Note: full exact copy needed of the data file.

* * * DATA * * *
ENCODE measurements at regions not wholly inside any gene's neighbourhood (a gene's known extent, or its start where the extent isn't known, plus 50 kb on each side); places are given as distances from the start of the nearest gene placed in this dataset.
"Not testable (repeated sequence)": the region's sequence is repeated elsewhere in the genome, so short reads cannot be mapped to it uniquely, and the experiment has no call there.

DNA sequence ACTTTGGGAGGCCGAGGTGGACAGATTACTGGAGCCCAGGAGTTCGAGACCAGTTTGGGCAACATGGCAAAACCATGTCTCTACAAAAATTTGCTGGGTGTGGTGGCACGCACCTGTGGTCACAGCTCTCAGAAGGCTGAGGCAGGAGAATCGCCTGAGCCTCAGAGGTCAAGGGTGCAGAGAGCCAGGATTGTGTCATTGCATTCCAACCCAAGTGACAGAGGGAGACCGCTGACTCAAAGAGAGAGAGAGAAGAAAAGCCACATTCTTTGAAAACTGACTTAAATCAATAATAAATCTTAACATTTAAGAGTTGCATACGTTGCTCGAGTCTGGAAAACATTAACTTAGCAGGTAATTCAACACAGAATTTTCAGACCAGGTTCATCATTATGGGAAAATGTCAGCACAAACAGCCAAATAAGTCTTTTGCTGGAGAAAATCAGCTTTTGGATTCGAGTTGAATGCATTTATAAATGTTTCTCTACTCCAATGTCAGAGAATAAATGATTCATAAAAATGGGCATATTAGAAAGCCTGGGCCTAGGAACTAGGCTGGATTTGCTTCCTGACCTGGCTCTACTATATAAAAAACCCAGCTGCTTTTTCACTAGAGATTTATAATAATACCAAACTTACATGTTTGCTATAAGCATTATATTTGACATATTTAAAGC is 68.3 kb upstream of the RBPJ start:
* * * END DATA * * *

ENCODE measurements at regions not wholly inside any gene's neighbourhood (a gene's known extent, or its start where the extent isn't known, plus 50 kb on each side); places are given as distances from the start of the nearest gene placed in this dataset.
"Not testable (repeated sequence)": the region's sequence is repeated elsewhere in the genome, so short reads cannot be mapped to it uniquely, and the experiment has no call there.

DNA sequence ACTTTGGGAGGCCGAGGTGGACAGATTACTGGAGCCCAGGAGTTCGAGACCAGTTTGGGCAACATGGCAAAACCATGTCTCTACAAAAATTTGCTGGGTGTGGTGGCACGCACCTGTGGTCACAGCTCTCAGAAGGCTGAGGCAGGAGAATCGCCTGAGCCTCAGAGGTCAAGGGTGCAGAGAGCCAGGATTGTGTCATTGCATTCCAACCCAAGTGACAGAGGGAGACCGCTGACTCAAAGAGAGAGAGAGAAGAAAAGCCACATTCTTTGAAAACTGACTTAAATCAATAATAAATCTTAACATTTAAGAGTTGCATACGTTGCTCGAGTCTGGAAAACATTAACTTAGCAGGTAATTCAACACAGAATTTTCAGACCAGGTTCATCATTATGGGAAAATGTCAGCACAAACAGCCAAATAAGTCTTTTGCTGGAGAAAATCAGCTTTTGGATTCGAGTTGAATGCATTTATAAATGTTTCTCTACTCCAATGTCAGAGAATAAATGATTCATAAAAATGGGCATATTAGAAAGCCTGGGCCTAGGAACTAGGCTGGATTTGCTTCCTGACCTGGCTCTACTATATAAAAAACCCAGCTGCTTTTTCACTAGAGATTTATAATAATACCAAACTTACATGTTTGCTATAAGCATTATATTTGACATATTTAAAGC is 68.3 kb upstream of the RBPJ start: